Teen Printz Award Winners Part 4

The Michael L. Printz Award is an award for a book that exemplifies literary excellence in young adult literature. It is named for a Topeka, Kansas school librarian who was a long-time active member of the Young Adult Library Services Association. Some of these books are available at the Swanton Public Library. If you are interested in reading one that we don't have, we can definitely order a copy! The winner of the 2016 Printz Award was "Bone Gap" by Laura Ruby

Everyone knows Bone Gap is full of gaps — gaps to trip you up, gaps to slide through so you can disappear forever. So when young, beautiful Roza went missing, the people of Bone Gap weren’t surprised. After all, it wasn’t the first time that someone had slipped away and left Finn and Sean O’Sullivan on their own. Just a few years before, their mother had high-tailed it to Oregon for a brand new guy, a brand new life. That’s just how things go, the people said. Who are you going to blame?


Finn knows that’s not what happened with Roza. He knows she was kidnapped, ripped from the cornfields by a dangerous man whose face he cannot remember. But the searches turned up nothing, and no one believes him anymore. Not even Sean, who has more reason to find Roza than anyone, and every reason to blame Finn for letting her go.


As we follow the stories of Finn, Roza, and the people of Bone Gap — their melancholy pasts, their terrifying presents, their uncertain futures — acclaimed author Laura Ruby weaves a heartbreaking tale of love and loss, magic and mystery, regret and forgiveness — a story about how the face the world sees is never the sum of who we are.

The winner of the 2017 Printz Award was "March" by John Lewis, Andrew Aydin, and Nate Powell

Welcome to the stunning conclusion of the award-winning and best-selling MARCH trilogy. Congressman John Lewis, an American icon and one of the key figures of the civil rights movement, joins co-writer Andrew Aydin and artist Nate Powell to bring the lessons of history to vivid life for a new generation, urgently relevant for today's world.


March is a vivid first-hand account of John Lewis’ lifelong struggle for civil and human rights, meditating in the modern age on the distance traveled since the days of Jim Crow and segregation. Rooted in Lewis’s personal story, it also reflects on the highs and lows of the broader civil rights movement.


Many years ago, John Lewis and other student activists drew inspiration from the 1950s comic book "Martin Luther King and the Montgomery Story." Now, his own comics bring those days to life for a new audience, testifying to a movement whose echoes will be heard for generations.



The winner of the 2018 Printz Award was "We Are Okay" by Nina LaCour

You go through life thinking there’s so much you need…


Until you leave with only your phone, your wallet, and a picture of your mother.


Marin hasn’t spoken to anyone from her old life since the day she left everything behind. No one knows the truth about those final weeks. Not even her best friend, Mabel. But even thousands of miles away from the California coast, at college in New York, Marin still feels the pull of the life and tragedy she’s tried to outrun. Now, months later, alone in an emptied dorm for winter break, Marin waits. Mabel is coming to visit, and Marin will be forced to face everything that’s been left unsaid and finally confront the loneliness that has made a home in her heart. The winner of the 2019 Printz Award was "The Poet X" by Elizabeth Acevedo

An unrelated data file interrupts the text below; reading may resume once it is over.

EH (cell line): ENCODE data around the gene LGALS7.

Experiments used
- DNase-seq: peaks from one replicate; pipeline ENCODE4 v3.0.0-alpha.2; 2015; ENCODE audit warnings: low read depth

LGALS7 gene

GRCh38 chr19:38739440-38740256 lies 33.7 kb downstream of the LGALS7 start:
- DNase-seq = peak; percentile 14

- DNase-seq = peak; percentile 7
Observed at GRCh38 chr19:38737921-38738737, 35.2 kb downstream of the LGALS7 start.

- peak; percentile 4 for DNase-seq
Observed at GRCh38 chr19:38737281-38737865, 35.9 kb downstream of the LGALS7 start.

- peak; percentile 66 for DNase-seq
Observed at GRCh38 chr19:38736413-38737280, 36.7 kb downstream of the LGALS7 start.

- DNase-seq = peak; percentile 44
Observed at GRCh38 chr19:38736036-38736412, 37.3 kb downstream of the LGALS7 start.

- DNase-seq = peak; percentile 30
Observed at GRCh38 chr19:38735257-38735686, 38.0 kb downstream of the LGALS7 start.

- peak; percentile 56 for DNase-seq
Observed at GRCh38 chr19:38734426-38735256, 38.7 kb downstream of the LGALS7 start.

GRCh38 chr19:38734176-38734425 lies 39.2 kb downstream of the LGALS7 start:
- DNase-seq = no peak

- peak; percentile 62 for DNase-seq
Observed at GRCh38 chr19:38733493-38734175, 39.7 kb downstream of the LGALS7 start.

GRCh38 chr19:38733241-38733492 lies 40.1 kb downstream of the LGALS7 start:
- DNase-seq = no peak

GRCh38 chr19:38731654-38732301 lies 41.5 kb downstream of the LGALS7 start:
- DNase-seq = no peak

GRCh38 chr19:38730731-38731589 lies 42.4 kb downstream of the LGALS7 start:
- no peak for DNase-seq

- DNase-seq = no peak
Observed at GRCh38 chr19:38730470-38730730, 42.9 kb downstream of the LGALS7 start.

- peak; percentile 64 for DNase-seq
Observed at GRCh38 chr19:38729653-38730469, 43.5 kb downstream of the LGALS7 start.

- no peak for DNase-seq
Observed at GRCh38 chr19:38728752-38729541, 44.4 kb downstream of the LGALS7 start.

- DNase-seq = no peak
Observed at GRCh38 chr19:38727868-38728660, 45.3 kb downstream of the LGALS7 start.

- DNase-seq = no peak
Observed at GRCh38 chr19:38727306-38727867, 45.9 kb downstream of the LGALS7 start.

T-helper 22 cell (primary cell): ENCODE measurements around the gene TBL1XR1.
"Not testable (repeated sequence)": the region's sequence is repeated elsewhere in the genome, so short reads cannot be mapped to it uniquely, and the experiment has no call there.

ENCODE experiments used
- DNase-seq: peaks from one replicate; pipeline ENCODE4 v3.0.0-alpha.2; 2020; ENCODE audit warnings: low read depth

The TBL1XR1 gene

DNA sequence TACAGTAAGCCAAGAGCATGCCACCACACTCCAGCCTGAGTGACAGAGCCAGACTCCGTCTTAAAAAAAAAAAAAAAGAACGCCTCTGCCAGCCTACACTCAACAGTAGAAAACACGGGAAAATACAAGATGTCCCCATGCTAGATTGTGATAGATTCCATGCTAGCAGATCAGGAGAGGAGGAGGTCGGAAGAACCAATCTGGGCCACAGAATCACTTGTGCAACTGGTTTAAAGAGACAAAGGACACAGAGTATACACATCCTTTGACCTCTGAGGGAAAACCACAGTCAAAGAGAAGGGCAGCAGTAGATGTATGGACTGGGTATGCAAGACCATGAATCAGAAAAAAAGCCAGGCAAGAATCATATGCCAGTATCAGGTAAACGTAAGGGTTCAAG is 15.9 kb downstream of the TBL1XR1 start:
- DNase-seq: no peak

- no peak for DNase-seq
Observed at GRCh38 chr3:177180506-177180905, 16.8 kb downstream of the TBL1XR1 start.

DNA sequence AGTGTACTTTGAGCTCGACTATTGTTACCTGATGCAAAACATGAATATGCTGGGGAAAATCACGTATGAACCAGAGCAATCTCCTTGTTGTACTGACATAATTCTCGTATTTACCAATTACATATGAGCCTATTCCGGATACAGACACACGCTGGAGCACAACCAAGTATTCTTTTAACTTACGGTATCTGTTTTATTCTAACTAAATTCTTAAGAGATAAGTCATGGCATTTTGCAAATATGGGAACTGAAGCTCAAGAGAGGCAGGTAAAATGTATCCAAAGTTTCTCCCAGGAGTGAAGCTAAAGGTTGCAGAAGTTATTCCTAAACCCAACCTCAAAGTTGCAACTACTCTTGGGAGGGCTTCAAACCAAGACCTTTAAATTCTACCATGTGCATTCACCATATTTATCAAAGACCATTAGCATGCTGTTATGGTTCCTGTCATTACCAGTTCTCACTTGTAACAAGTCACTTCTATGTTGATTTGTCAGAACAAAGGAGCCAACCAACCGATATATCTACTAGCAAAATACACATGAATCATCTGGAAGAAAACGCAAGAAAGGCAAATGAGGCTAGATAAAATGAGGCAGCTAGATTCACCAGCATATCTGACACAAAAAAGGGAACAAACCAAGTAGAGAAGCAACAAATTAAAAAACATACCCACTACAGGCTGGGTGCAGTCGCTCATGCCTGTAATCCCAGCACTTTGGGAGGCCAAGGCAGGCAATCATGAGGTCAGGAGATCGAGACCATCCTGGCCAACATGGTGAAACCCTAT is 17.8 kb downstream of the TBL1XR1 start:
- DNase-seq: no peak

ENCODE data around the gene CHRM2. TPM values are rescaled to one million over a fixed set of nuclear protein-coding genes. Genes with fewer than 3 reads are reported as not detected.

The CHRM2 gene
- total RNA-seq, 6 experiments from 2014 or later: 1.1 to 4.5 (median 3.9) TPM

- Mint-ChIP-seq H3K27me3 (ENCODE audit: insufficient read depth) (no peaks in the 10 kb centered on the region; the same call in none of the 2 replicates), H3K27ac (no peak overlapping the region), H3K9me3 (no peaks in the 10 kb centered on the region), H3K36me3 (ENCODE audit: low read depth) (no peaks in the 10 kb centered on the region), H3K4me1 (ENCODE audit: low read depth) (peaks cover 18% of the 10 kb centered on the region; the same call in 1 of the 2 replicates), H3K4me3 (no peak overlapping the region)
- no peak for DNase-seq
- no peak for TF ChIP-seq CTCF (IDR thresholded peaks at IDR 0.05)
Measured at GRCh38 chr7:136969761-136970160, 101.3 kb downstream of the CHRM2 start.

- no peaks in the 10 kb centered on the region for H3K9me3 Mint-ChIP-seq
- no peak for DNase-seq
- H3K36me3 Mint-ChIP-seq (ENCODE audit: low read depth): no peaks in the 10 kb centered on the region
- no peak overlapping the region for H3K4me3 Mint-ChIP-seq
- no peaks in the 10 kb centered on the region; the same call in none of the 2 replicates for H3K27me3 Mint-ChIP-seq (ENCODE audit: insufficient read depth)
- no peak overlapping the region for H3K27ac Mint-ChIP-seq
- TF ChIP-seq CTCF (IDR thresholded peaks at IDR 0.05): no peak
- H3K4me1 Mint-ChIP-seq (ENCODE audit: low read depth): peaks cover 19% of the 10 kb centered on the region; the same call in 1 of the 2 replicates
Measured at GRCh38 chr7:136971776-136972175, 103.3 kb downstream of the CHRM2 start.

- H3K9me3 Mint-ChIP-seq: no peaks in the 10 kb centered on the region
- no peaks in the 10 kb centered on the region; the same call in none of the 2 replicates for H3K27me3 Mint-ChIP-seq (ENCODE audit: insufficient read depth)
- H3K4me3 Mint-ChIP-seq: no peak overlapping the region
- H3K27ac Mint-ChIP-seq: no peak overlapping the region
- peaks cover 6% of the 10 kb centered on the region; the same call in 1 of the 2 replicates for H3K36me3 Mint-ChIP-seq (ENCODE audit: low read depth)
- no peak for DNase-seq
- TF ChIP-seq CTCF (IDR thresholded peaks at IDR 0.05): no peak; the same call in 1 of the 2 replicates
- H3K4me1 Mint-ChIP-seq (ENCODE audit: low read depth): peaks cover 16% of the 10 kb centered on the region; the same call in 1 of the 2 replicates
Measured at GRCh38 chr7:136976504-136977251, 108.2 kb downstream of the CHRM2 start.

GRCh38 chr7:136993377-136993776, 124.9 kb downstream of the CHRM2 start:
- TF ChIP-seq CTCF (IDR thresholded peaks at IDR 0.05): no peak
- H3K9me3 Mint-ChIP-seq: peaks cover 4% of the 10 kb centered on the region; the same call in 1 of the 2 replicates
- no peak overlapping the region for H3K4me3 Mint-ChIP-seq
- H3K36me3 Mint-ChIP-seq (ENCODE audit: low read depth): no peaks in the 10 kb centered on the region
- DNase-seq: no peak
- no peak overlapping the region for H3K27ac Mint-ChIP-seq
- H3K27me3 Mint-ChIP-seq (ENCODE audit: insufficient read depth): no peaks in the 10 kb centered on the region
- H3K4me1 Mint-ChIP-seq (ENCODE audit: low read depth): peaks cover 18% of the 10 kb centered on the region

Xiomara Batista feels unheard and unable to hide in her Harlem neighborhood. Ever since her body grew into curves, she has learned to let her fists and her fierceness do the talking.


But Xiomara has plenty she wants to say, and she pours all her frustration and passion onto the pages of a leather notebook, reciting the words to herself like prayers — especially after she catches feelings for a boy in her bio class named Aman, who her family can never know about. With Mami’s determination to force her daughter to obey the laws of the church, Xiomara understands that her thoughts are best kept to herself.


So when she is invited to join her school’s slam poetry club, she doesn’t know how she could ever attend without her mami finding out, much less speak her words out loud. But still, she can’t stop thinking about performing her poems.


Because in the face of a world that may not want to hear her, Xiomara refuses to be silent. The winner of the 2020 Printz Award was "Dig" by A.S. King

The Shoveler, the Freak, CanIHelpYou?, Loretta the Flea-Circus Ring Mistress, and First-Class Malcolm. These are the five teenagers lost in the Hemmings family's maze of tangled secrets. Only a generation removed from being simple Pennsylvania potato farmers, Gottfried and Marla Hemmings managed to trade digging spuds for developing subdivisions and now sit atop a seven-figure bank account, wealth they've declined to pass on to their adult children or their teenage grandchildren.


"Because we want them to thrive," Marla always says.


What does thriving look like? Like carrying a snow shovel everywhere. Like selling pot at the Arby's drive-thru window. Like a first class ticket to Jamaica between cancer treatments. Like a flea-circus in a doublewide. Like the GPS coordinates to a mound of dirt in a New Jersey forest.


As the rot just beneath the surface of the Hemmings precious white suburban respectability begins to spread, the far flung grandchildren gradually find their ways back to each other, just in time to uncover the terrible cost of maintaining the family name. Book descriptions provided by goodreads. This completes our Printz roundup!

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